Professor Rappaport is Darling Foundation Professor of Law at the University of San Diego, where he also serves as the Director of the Center for the Study of Constitutional Originalism. Professor Rappaport is the author of numerous law review articles in journals such as the Yale Law Journal, the Virginia Law Review, the Georgetown Law Review, and the University of Pennsylvania Law Review. His book, Originalism and the Good Constitution, which is co-authored with John McGinnis, was published by the Harvard University Press in 2013.  Professor Rappaport is a graduate of the Yale Law School, where he received a JD and a DCL (Law and Political Theory).

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  1. gabe says

    “Originalists are seeking the original meaning, with different originalists defining that differently – for example, some seek the legal meaning, others the ordinary meaning. Historians are often concerning with other issues, such as why different groups sought a particular provision or how provisions changed over time.”

    These two are not necessarily incompatible (although the last clause “changed over time” is more suspect). An example: 14th Amendment, Sect I “All persons born…..”

    Why was this sought? Was it to assure that immigrants from foreign shores could have status as natural born citizens OR was it to provide constitutional protections to the Freedmen.
    would this not be helpful in understanding the “legal” language of the Amendment?

    And then we come to “changed over time”: Here, it seems to me, that both historians and legal scholars go astray. How something changed over time does not (necessarily) inform the original intent / meaning; rather, it could simply be evidence of a certain form of constitutionalism – you know, the LIVING kind!

    That being said, it is important that the two disciplines come to an understanding: WHY the drafters did something and HOW they chose to formalize that in legal terms are both significant in capturing meaning.

  2. Kye says

    We had to read Shakespeare in the original English in high school, but the founders who wrote two hundred years later can’t be read in high school civics without a historian?—doubtful!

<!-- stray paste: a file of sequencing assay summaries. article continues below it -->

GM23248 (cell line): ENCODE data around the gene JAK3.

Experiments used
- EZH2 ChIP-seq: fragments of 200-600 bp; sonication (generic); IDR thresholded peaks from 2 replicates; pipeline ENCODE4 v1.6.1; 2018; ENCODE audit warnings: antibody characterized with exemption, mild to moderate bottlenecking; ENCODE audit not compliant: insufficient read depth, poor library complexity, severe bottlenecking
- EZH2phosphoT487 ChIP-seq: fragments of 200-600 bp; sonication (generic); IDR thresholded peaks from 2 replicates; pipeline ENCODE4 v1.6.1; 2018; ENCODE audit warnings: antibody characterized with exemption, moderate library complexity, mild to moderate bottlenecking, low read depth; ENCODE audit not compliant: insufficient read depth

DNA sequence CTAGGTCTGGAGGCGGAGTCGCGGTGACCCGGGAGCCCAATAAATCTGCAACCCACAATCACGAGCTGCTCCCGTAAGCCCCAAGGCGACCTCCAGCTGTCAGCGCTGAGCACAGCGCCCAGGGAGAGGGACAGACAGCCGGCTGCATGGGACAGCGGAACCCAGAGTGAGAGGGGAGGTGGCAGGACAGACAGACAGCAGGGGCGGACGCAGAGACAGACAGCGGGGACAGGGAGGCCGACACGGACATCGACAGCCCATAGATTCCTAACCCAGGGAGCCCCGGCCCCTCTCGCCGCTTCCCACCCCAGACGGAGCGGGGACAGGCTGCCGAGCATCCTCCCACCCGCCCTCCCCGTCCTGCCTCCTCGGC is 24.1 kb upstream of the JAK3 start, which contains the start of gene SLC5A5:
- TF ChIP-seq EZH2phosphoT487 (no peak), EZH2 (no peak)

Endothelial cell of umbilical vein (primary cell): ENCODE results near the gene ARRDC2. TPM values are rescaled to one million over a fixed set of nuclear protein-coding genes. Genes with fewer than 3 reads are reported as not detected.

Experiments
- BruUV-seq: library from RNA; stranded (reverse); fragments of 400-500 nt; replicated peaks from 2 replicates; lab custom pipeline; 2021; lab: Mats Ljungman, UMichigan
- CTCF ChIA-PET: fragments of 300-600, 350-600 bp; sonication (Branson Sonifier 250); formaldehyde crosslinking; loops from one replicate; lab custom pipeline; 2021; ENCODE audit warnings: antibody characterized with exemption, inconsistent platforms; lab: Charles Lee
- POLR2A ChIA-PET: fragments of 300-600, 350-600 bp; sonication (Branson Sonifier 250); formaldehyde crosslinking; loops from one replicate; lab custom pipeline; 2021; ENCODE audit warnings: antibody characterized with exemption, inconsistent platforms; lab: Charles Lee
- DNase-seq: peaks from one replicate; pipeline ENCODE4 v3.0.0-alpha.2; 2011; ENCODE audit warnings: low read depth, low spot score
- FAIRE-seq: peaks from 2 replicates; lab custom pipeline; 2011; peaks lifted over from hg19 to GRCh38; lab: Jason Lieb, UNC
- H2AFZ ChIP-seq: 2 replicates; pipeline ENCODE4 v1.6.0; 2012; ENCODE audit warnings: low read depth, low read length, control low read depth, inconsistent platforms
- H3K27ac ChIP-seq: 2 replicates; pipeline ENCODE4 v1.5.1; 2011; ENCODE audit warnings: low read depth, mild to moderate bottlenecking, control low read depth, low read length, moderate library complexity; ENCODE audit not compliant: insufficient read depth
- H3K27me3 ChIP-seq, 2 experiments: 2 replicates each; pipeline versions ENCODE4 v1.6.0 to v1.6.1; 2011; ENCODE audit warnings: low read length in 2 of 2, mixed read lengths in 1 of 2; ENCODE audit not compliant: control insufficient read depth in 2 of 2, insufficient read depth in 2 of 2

3. says

    I have found that, all too often, legal scholars and historians and political scientists share an ignorance of how law was actually understood in revolutionary-era America. Natural law (or “reason,” to use the preferred legal term) was the cornerstone of traditional English jurisprudence (as studied in the eighteenth-century colonies), and this school of thought was much older than Lockean “natural rights” in a state of nature. (Locke wasn’t even a lawyer!) In this natural law tradition, “perfection” –development of habitually virtuous behavior, with benevolence (active concern for the well-being of our fellow humans) foremost among the virtues — was the prerequisite for “happiness.”

    Natural law was understood as coming from God (the “author” of human nature), which meant that there was a fundamental connection between law and theology. This can be seen in James Wilson’s law lectures (1790-91) as well as in this gem of legal orthodoxy from the “Essex Result” criticizing the proposed (and rejected) 1778 Massachusetts Constitution:

    “The reason why the supreme governor of the world is a rightful and just governor, and entitled to the allegiance of the universe is, because he is infinitely good, wise, and powerful.”

    The Essex Result is online at http://press-pubs.uchicago.edu/founders/documents/v1ch4s8.html

  4. John Ashman says

    I have yet to see a historian actually assist in the understanding of the Constitution. All I’ve seen thus far is posturing.

    When I asked one historian to explain the Power to Tax Clause in view of his superior understanding of the past, he suddenly pulled up his drawbridge and retreated into his master’s chambers.